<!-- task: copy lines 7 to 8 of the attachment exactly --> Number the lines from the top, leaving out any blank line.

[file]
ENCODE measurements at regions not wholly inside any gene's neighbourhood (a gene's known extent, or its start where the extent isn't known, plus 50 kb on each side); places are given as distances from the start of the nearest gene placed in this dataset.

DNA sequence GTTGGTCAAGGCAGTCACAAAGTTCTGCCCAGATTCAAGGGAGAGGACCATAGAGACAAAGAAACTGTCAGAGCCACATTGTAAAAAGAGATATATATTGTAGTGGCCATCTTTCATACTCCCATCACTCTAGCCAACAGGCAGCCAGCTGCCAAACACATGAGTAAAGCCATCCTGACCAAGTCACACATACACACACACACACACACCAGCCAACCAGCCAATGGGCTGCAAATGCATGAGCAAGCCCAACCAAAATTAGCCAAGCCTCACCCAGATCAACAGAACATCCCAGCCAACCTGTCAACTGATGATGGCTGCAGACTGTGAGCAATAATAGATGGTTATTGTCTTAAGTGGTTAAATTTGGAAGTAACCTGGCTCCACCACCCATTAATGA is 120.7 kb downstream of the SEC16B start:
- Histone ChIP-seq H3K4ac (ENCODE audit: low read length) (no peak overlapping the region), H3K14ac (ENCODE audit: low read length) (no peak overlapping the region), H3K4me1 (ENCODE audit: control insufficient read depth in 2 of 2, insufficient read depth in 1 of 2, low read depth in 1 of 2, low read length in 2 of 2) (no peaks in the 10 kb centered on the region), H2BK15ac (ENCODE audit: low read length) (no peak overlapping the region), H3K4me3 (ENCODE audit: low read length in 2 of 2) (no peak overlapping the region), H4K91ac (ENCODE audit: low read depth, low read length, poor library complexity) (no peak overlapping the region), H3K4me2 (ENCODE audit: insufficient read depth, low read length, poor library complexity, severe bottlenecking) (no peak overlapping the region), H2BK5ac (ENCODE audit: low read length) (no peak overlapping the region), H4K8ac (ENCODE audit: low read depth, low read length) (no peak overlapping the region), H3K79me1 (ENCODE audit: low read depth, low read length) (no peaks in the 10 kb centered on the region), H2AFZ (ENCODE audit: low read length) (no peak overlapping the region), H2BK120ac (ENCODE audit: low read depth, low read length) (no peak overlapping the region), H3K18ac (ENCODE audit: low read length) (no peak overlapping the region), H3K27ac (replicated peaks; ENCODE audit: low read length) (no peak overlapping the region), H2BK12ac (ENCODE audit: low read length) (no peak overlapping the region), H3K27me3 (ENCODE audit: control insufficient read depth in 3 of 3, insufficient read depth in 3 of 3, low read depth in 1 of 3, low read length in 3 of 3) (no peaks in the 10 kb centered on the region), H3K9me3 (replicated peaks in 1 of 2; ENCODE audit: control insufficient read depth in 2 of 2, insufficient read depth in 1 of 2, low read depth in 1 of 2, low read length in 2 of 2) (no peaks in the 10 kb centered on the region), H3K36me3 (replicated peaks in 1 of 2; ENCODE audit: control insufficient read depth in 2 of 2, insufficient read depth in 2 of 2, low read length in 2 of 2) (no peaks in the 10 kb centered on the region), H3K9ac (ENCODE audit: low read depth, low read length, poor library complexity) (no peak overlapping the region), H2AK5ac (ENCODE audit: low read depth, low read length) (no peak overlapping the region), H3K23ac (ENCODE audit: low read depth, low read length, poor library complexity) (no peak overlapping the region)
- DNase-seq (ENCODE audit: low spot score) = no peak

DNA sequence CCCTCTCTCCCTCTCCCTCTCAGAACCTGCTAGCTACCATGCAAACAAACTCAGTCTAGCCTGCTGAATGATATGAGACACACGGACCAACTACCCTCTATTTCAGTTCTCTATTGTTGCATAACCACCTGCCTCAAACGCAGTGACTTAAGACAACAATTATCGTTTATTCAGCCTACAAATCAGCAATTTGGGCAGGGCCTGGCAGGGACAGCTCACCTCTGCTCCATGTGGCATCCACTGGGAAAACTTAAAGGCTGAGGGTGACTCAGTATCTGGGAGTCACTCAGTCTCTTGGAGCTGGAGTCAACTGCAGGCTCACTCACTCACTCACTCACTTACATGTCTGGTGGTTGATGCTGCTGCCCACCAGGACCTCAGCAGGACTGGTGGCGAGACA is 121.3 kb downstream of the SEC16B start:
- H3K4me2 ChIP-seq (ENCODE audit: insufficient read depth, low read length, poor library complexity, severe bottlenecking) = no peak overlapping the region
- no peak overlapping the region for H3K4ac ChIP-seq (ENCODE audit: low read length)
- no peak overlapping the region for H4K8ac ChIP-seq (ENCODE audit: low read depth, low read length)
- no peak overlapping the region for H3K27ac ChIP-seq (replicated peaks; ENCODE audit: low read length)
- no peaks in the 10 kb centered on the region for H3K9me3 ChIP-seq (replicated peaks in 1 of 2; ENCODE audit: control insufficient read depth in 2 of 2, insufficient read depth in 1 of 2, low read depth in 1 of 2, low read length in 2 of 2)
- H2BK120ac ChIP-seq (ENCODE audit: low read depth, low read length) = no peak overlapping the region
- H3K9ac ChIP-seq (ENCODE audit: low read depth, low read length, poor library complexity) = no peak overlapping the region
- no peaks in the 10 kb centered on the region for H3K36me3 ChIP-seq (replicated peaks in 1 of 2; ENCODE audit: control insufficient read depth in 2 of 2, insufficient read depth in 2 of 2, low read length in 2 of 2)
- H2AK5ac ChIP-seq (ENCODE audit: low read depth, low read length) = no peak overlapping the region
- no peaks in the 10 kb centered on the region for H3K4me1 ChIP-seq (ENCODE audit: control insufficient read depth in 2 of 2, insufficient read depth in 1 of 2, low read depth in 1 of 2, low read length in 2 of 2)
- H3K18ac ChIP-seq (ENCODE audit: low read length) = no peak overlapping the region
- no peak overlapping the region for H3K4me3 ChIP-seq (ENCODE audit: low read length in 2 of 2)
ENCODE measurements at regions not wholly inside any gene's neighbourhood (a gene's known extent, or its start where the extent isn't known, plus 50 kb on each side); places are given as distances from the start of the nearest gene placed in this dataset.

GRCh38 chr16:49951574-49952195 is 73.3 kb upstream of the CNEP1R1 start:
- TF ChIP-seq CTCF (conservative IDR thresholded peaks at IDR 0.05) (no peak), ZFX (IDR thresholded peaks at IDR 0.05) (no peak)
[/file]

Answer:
- no peak overlapping the region for H3K4ac ChIP-seq (ENCODE audit: low read length)
- no peak overlapping the region for H4K8ac ChIP-seq (ENCODE audit: low read depth, low read length)